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Education Stats United States

Average HS Student Given Little Chance of AP CS Success 293

Posted by timothy
from the inopportunity-for-all dept.
theodp (442580) writes AP Computer Science is taught in just 10% of our high schools," lamented The White House last December as President Obama kicked off CSEdWeek. "China teaches all of its students one year of computer science." And the U.S. Dept. of Education has made the AP CS exam its Poster Child for inequity in education (citing a viral-but-misinterpreted study). But ignored in all the hand-wringing over low AP CS enrollment is one huge barrier to the goal of AP-CS-for-all: College Board materials indicate that the average 11th grader's combined PSAT/NMSQT score of 96 in reading and math gives him/her only a 20%-30% probability of getting a score of '3' on the AP CS exam (a score '4' or '5' may be required for college credit). The College Board suggests schools tap a pool of students with a "60-100% likelihood of scoring 3 or higher", so it's probably no surprise that CS teachers are advised to turn to the College Board's AP Potential tool to identify students who are likely to succeed (sample Student Detail for an "average" kid) and send their parents recruitment letters — Georgia Tech even offers some gender-specific examples — to help fill class rosters.
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Average HS Student Given Little Chance of AP CS Success

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  • by Anonymous Coward on Monday June 16, 2014 @08:35AM (#47244869)

    I took AP Computer Science in 10th grade, scored a 2 on it. I had some friends who were passionate about programming (doing it outside of High School like myself in C++) who ended changing their career choice just off of that test score, who also got 2s. On one hand, yes the AP class was great in that I got good practice every other day in C++ with a pretty good teacher there to ask questions, but the test itself I found very one sided for the folks who were great test takers. Just because I scored a 2, doesn't reflect the teacher's ability to convey how to do a linked list nor does it really reflect a student's abilities.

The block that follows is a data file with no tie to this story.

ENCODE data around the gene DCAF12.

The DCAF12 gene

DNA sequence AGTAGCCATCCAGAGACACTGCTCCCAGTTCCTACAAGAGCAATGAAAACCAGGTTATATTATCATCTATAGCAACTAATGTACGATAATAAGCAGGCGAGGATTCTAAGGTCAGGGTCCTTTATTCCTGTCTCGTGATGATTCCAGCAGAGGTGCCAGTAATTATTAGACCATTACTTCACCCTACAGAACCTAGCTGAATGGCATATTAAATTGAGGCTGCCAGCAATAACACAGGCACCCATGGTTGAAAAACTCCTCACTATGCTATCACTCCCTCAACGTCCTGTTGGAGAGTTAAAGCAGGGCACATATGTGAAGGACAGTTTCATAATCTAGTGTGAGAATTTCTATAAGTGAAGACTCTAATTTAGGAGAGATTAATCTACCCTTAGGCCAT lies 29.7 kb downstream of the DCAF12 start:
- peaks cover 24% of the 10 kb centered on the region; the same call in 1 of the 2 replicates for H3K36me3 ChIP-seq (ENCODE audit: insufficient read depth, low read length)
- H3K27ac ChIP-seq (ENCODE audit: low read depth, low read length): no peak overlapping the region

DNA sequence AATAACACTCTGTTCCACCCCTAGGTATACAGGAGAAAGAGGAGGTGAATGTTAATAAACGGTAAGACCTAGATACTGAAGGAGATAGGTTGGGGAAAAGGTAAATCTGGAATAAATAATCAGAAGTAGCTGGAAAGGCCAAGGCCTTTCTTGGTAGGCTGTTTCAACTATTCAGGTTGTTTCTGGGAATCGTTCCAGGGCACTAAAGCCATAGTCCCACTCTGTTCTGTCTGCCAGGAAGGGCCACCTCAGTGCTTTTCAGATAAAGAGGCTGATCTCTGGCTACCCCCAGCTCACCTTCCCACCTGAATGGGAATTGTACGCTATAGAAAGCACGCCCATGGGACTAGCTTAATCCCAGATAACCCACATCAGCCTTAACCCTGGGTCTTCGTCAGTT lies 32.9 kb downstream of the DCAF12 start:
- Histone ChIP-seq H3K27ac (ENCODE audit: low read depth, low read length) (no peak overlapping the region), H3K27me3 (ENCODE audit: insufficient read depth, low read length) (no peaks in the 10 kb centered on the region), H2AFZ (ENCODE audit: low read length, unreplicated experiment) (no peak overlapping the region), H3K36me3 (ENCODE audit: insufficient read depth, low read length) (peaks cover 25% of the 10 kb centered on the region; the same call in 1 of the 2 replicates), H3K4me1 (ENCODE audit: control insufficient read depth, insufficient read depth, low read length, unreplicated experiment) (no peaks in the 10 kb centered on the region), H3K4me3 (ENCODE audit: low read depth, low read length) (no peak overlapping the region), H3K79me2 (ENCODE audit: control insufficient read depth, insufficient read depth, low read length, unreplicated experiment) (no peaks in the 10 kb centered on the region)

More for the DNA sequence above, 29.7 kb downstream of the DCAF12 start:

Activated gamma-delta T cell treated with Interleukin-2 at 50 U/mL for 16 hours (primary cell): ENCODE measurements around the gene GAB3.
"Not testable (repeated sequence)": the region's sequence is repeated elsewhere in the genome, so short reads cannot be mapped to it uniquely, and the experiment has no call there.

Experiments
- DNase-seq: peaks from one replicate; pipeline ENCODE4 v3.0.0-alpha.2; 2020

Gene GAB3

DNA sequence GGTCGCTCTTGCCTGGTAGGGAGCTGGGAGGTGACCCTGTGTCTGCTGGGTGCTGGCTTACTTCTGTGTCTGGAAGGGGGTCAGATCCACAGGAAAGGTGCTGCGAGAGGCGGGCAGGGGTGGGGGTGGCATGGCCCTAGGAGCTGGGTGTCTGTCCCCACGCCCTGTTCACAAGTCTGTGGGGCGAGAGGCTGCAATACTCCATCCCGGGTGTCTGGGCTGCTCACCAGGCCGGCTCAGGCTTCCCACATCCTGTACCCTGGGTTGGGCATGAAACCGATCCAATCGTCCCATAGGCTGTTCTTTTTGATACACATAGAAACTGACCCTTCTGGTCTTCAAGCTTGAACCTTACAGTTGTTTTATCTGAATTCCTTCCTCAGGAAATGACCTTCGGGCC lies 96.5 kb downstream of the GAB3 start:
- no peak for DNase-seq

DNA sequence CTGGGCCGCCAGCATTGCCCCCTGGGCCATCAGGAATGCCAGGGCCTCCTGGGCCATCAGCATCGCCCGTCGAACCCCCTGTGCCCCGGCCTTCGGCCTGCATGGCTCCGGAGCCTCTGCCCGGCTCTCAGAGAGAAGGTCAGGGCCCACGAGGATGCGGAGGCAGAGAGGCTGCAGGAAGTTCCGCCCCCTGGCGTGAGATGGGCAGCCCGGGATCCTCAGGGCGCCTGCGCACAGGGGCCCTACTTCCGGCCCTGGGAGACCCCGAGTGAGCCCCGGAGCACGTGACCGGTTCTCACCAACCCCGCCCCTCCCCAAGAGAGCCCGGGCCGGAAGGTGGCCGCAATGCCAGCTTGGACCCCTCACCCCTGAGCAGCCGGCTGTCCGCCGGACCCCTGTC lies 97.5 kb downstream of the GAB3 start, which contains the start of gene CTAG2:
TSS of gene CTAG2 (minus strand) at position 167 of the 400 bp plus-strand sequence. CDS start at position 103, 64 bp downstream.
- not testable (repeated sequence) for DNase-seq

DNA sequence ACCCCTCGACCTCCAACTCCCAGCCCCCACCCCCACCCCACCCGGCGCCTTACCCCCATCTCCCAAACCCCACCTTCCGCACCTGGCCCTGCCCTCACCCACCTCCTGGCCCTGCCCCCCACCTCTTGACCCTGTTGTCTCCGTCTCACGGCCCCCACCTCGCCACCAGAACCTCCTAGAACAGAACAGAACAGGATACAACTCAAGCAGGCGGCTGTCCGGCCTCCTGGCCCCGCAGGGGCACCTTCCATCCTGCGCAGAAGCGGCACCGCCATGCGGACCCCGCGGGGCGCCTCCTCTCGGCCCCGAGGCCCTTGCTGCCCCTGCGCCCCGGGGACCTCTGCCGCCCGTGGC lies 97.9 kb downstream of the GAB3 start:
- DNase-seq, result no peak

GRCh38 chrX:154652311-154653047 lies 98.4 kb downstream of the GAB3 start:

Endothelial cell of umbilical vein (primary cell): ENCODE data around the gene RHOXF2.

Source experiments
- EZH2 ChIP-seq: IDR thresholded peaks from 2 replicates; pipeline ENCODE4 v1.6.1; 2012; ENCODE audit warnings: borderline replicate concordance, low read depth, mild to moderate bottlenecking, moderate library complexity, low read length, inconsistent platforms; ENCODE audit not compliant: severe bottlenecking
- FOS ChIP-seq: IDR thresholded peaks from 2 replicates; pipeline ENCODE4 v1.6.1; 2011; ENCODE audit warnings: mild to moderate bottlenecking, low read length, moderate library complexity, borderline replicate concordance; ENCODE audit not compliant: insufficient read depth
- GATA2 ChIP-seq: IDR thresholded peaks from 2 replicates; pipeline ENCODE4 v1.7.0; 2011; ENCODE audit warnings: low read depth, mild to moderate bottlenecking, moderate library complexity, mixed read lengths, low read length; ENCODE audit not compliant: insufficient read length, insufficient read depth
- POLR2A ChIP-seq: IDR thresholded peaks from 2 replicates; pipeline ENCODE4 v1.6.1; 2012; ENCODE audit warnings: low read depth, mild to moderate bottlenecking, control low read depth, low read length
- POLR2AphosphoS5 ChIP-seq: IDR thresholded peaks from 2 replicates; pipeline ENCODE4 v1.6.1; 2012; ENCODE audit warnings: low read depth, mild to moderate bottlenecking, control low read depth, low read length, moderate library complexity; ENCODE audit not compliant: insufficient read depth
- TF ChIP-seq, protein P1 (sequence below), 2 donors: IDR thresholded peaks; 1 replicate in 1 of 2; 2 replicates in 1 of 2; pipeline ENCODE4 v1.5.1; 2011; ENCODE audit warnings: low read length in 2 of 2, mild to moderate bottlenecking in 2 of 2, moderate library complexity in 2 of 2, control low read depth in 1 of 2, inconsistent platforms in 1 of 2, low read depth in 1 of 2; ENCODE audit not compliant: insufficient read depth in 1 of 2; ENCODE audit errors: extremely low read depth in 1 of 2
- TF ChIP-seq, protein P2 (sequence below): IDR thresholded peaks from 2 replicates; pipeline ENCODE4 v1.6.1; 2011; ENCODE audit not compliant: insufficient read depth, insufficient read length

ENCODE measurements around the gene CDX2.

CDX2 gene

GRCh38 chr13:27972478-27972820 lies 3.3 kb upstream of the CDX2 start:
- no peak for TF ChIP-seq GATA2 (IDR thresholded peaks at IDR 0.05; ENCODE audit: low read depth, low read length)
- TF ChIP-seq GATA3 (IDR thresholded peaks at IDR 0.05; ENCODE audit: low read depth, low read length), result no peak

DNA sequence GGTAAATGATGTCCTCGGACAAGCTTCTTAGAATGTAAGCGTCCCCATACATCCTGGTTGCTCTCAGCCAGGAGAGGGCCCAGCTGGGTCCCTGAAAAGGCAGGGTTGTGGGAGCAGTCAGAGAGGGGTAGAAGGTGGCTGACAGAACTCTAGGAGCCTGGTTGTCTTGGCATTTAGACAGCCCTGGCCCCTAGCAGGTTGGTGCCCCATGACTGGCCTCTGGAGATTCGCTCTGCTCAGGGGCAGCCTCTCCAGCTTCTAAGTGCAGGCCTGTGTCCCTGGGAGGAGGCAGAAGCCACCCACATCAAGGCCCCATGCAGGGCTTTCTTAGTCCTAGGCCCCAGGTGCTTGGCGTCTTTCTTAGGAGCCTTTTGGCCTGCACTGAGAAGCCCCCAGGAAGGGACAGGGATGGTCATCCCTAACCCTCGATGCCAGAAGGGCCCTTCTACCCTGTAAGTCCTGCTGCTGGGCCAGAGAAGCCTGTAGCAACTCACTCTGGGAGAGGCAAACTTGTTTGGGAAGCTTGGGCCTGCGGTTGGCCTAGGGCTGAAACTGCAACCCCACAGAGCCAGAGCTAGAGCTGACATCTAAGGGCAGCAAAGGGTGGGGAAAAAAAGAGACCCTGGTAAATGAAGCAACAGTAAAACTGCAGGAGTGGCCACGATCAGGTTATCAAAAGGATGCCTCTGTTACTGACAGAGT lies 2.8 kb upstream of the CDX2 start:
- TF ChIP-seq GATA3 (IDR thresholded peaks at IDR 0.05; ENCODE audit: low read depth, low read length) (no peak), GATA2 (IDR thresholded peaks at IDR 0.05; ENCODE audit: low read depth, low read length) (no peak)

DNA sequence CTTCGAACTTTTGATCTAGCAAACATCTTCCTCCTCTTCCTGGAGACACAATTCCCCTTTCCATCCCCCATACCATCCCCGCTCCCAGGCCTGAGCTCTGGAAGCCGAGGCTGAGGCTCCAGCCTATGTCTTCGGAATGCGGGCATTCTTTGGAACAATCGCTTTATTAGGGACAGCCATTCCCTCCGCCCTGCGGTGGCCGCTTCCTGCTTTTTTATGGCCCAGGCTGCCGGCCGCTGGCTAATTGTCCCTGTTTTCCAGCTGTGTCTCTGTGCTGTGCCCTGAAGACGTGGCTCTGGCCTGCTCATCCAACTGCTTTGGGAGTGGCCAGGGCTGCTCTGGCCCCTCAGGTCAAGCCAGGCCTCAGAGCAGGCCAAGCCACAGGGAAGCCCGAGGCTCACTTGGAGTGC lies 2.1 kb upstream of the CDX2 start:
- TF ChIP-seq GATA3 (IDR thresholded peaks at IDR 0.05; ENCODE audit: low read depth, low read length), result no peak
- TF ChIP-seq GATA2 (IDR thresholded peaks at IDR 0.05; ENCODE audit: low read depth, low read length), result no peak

The emphasis in High School today shouldn't be "well Johnny you probably won't score a 3 so don't bother taking AP CS", but "Johnny we see you're really passionate about programming, why don't you take AP CS?"

  • by sirwired (27582) on Monday June 16, 2014 @09:18AM (#47245143)

    Throughout my entire educational career, I was a slacker. I got decent grades (if not straight A's) without studying, paying much attention in class, or doing homework. I have a natural aptitude for the humanities and the sciences, and am adequate in math. (Better with applied vs. theoretical math.)

    My one exception was foreign languages; I have absolutely no ability whatsoever in foreign languages. In American, I can speed-read, and have reasonable facility with writing. In any other language, it mattered not at all how much I studied, practiced, or did my homework, I was horrible, even by the low standards of an American high-school foreign language class. French, Latin, even American Sign Language as an adult, and I was hopeless. I got barely passing grades in French and Latin out of pity more than anything else.

    Some difficult things are simply difficult for some people, and no amount of hard work is going to fix that. Throwing students against subjects they are unable to master is a waste of resource and is discouraging for both the student and teacher. I'm not saying students shouldn't be challenged; just that the idea that "hard work" will magically enable a student to master any subject is toxic.

  • by DoofusOfDeath (636671) on Monday June 16, 2014 @09:32AM (#47245235)

    I'd say there are two very different levels of connection.

    At the most obvious and shallow, computers are good at crunching numbers quickly, and early programming languages were designed to put that power to good use. But nowadays, at least at the application programming level, the focus of average programmers' work tends to be much more on string processing (for web pages, twitter feeds, etc.) and storage/retrieval (databases, etc.) There are certainly mathematical implications of that work, but not so much numerical math.